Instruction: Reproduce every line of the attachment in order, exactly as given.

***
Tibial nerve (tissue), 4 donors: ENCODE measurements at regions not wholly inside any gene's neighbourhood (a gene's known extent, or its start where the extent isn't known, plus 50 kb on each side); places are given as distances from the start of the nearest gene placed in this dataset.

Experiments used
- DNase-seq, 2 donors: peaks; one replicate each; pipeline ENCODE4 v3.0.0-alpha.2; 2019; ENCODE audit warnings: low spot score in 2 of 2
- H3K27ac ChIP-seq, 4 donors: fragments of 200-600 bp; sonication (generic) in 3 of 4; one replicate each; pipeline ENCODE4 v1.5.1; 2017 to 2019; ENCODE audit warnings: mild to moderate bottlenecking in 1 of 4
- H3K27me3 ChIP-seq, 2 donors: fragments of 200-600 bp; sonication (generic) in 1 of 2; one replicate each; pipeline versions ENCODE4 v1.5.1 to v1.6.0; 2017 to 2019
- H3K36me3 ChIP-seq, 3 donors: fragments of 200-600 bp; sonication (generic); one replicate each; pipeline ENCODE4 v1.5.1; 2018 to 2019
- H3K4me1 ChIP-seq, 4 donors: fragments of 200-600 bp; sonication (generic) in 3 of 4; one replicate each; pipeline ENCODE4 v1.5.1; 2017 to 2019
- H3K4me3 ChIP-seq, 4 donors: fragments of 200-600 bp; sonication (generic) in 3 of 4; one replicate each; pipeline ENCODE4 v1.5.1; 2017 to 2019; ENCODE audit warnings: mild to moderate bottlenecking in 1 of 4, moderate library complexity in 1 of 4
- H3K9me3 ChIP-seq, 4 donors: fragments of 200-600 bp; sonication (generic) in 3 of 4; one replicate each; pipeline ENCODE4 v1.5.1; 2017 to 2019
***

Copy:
Tibial nerve (tissue), 4 donors: ENCODE measurements at regions not wholly inside any gene's neighbourhood (a gene's known extent, or its start where the extent isn't known, plus 50 kb on each side); places are given as distances from the start of the nearest gene placed in this dataset.

Experiments used
- DNase-seq, 2 donors: peaks; one replicate each; pipeline ENCODE4 v3.0.0-alpha.2; 2019; ENCODE audit warnings: low spot score in 2 of 2
- H3K27ac ChIP-seq, 4 donors: fragments of 200-600 bp; sonication (generic) in 3 of 4; one replicate each; pipeline ENCODE4 v1.5.1; 2017 to 2019; ENCODE audit warnings: mild to moderate bottlenecking in 1 of 4
- H3K27me3 ChIP-seq, 2 donors: fragments of 200-600 bp; sonication (generic) in 1 of 2; one replicate each; pipeline versions ENCODE4 v1.5.1 to v1.6.0; 2017 to 2019
- H3K36me3 ChIP-seq, 3 donors: fragments of 200-600 bp; sonication (generic); one replicate each; pipeline ENCODE4 v1.5.1; 2018 to 2019
- H3K4me1 ChIP-seq, 4 donors: fragments of 200-600 bp; sonication (generic) in 3 of 4; one replicate each; pipeline ENCODE4 v1.5.1; 2017 to 2019
- H3K4me3 ChIP-seq, 4 donors: fragments of 200-600 bp; sonication (generic) in 3 of 4; one replicate each; pipeline ENCODE4 v1.5.1; 2017 to 2019; ENCODE audit warnings: mild to moderate bottlenecking in 1 of 4, moderate library complexity in 1 of 4
- H3K9me3 ChIP-seq, 4 donors: fragments of 200-600 bp; sonication (generic) in 3 of 4; one replicate each; pipeline ENCODE4 v1.5.1; 2017 to 2019